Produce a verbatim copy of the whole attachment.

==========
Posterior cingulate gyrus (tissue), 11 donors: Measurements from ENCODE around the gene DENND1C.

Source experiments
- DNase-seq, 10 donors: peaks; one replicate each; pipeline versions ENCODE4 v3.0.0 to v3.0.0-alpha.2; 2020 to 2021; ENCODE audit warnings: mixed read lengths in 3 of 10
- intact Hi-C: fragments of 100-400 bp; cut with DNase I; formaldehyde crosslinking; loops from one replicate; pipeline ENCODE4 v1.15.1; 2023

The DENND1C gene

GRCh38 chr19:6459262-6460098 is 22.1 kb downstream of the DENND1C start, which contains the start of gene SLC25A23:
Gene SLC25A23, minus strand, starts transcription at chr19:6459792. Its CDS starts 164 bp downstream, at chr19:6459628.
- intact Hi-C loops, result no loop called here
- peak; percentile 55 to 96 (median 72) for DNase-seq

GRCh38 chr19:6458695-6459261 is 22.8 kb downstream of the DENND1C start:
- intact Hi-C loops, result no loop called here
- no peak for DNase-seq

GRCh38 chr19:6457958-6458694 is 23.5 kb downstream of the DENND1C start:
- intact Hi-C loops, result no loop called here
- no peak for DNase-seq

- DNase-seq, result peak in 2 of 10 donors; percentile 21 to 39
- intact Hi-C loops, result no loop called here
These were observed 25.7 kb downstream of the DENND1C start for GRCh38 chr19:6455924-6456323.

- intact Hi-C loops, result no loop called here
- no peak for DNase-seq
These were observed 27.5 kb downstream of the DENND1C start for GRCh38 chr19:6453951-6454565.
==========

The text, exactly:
Posterior cingulate gyrus (tissue), 11 donors: Measurements from ENCODE around the gene DENND1C.

Source experiments
- DNase-seq, 10 donors: peaks; one replicate each; pipeline versions ENCODE4 v3.0.0 to v3.0.0-alpha.2; 2020 to 2021; ENCODE audit warnings: mixed read lengths in 3 of 10
- intact Hi-C: fragments of 100-400 bp; cut with DNase I; formaldehyde crosslinking; loops from one replicate; pipeline ENCODE4 v1.15.1; 2023

The DENND1C gene

GRCh38 chr19:6459262-6460098 is 22.1 kb downstream of the DENND1C start, which contains the start of gene SLC25A23:
Gene SLC25A23, minus strand, starts transcription at chr19:6459792. Its CDS starts 164 bp downstream, at chr19:6459628.
- intact Hi-C loops, result no loop called here
- peak; percentile 55 to 96 (median 72) for DNase-seq

GRCh38 chr19:6458695-6459261 is 22.8 kb downstream of the DENND1C start:
- intact Hi-C loops, result no loop called here
- no peak for DNase-seq

GRCh38 chr19:6457958-6458694 is 23.5 kb downstream of the DENND1C start:
- intact Hi-C loops, result no loop called here
- no peak for DNase-seq

- DNase-seq, result peak in 2 of 10 donors; percentile 21 to 39
- intact Hi-C loops, result no loop called here
These were observed 25.7 kb downstream of the DENND1C start for GRCh38 chr19:6455924-6456323.

- intact Hi-C loops, result no loop called here
- no peak for DNase-seq
These were observed 27.5 kb downstream of the DENND1C start for GRCh38 chr19:6453951-6454565.